On-Camera Flash; Softbox In A Pocket

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Recently, I had an assignment to photograph food for publication. It was to be photographed at the home of the writer. Not knowing what to expect I arrived with a carload of strobes, Photoflex light modifiers, Avenger light stands, and various sizes of white and black foamcore to reflect and block light. The food was laid out on a table under a large chandelier. I took one look, dragged the table forward so that the light came from behind the food, kicked in fill light using white foamcore held in place with an Avenger C-stand, and blocked unwanted light reflecting off the silver serving platter with a piece of black foamcore, using a second C-stand and extension arm. I took my time, of course, so the client would think there was a lot involved, but in the end the image of Beef Wellington on a silver serving platter with a red rose garnish ended up on the cover of a food magazine. If it only was always that easy.

Harry Billings at 101 years old practicing exhibition ballroom dancing with his wife, Blanche. The photo was made using a MilaGrid PowerGrid diffuser with 20 percent bounce.
All Photos © 2007, Steve Anchell, All Right Reserved

But what if it could always be that easy? What if we were able to carry a softbox in our pocket? With the latest generation of on-camera flash diffusers and integral flash diffusers we're often able to do just that. And while softbox-style frontal lighting isn't good for everything, it comes in handy a lot of the time.

I have been using a LumiQuest Ultrasoft since it was first introduced about 20 years ago. I happened to be at Samy's Camera in Los Angeles, saw it hanging on a display and bought it on the spot. I still use that same diffuser today, and find it especially useful for fill flash in bright daylight. I have lost count of how many wedding candids I've photographed using the Ultrasoft mounted on a Vivitar 285HV on-camera flash.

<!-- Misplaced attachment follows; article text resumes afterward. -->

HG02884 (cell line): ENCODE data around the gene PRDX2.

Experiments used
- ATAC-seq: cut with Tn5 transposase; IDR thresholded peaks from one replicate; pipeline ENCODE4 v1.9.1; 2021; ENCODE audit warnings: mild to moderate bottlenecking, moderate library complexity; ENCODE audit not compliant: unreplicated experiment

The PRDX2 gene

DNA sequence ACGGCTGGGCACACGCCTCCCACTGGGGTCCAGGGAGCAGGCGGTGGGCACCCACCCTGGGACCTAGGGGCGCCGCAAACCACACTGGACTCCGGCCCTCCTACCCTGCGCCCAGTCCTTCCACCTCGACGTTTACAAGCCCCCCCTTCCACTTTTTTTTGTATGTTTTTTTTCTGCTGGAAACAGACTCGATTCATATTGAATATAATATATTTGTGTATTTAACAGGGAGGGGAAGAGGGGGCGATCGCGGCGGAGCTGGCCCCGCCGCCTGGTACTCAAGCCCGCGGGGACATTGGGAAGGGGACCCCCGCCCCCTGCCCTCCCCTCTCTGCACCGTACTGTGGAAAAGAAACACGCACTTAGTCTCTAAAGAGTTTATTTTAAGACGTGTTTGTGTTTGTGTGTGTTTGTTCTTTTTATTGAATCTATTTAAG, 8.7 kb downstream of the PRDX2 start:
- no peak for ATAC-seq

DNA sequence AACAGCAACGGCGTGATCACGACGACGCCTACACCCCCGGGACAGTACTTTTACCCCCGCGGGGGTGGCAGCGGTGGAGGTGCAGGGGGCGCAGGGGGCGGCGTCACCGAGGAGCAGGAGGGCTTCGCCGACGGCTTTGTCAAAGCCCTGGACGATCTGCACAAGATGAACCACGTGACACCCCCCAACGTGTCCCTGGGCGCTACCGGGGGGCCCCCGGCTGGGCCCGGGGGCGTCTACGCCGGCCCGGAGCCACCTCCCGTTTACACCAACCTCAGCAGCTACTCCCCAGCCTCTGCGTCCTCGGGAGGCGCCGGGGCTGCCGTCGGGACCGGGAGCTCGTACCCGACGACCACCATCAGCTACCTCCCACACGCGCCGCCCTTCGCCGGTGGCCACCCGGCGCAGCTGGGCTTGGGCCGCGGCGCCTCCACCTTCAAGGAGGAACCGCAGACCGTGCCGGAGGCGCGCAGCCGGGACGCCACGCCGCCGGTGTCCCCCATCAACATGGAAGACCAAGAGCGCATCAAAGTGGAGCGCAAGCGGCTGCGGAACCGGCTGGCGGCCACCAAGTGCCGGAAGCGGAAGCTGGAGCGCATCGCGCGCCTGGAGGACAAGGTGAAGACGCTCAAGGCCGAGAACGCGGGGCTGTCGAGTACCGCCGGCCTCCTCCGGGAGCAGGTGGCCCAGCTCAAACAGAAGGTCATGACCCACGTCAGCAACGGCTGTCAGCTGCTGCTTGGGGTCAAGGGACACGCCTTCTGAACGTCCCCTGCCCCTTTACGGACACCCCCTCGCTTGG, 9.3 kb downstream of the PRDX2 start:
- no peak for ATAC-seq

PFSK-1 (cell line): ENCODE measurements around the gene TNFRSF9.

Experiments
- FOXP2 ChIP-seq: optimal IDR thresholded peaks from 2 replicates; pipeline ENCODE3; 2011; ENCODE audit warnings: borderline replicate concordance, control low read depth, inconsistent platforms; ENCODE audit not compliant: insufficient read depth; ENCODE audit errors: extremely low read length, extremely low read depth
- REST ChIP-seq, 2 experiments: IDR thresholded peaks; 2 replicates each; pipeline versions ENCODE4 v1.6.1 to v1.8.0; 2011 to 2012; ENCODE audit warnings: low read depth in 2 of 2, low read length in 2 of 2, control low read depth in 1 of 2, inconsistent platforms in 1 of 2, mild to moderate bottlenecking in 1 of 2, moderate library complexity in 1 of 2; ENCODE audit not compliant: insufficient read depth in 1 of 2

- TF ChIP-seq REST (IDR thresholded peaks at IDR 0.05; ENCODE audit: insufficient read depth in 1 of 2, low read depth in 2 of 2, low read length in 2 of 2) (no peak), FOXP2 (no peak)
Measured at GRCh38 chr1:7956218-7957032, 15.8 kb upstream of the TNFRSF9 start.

More recently, I have found myself on a lot of location assignments for the local newspaper. Once a month they call and ask me to photograph the cover story for their monthly glossy business insert. On the first few assignments I took all of my lights and stands with me. Then I discovered that on all but the most complex assignments I can use an on-camera flash with a diffuser.

What a diffuser, or light modifier, does is turn an otherwise harsh, on-camera flash into a soft, diffused light which can be used for either key or fill. The difference between on-camera flash modifiers and full-size studio softboxes, such as the Photoflex LiteDome which fits on stand-mounted strobes, is a matter of size. And while it is true that the larger the softbox, the softer the light, it turns out that the smaller handheld units can have a more even distribution, as the big boxes sometimes exhibit hot spots.

My assignments for the newspaper have ranged from portraits to large group photos in which even distribution of light is as important as the soft quality. For this reason, I decided to test a variety of on-camera flash light modifiers to see if I could improve the quality of my images using this technique.

Variety Of Models
It turns out there are many different models available since LumiQuest first introduced the Ultrasoft and Pocket Bouncer. I was able to identify eight different companies producing modifiers. Among the ones I found were a few that were flash specific. I own three different on-camera flash units, the Minolta 5600HS, Vivitar 285HV, and Sunpak 555, all popular in their day. The flash-specific units are generally made to fit the more common Canon and Nikon flashes, so I was not able to test them. This was unfortunate as some such as the Gary Fong C3 Cloud Lightsphere II is highly rated by photographers who have used it.

What I was able to test were the Westcott Micro Apollo, MilaGrid PowerGrid, LumiQuest ProMax 80-20 System, and Dot Line Universal Flash Diffuser (#1 and #2).

#1 Westcott's Micro Apollo (left) and Dot Line's Universal Flash Diffuser (right).